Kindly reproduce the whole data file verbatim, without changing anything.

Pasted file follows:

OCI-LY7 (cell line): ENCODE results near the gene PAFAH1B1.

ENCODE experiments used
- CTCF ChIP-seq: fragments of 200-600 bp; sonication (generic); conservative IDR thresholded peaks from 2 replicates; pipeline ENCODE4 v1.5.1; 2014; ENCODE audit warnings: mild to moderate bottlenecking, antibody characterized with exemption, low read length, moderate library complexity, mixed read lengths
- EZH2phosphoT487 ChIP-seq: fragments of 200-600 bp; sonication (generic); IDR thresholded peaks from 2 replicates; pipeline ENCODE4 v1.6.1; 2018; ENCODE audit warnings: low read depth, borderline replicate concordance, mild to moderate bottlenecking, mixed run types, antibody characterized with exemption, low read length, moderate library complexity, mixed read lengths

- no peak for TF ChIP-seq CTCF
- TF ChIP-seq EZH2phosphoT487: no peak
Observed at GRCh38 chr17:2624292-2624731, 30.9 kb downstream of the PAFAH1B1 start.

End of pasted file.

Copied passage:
OCI-LY7 (cell line): ENCODE results near the gene PAFAH1B1.

ENCODE experiments used
- CTCF ChIP-seq: fragments of 200-600 bp; sonication (generic); conservative IDR thresholded peaks from 2 replicates; pipeline ENCODE4 v1.5.1; 2014; ENCODE audit warnings: mild to moderate bottlenecking, antibody characterized with exemption, low read length, moderate library complexity, mixed read lengths
- EZH2phosphoT487 ChIP-seq: fragments of 200-600 bp; sonication (generic); IDR thresholded peaks from 2 replicates; pipeline ENCODE4 v1.6.1; 2018; ENCODE audit warnings: low read depth, borderline replicate concordance, mild to moderate bottlenecking, mixed run types, antibody characterized with exemption, low read length, moderate library complexity, mixed read lengths

- no peak for TF ChIP-seq CTCF
- TF ChIP-seq EZH2phosphoT487: no peak
Observed at GRCh38 chr17:2624292-2624731, 30.9 kb downstream of the PAFAH1B1 start.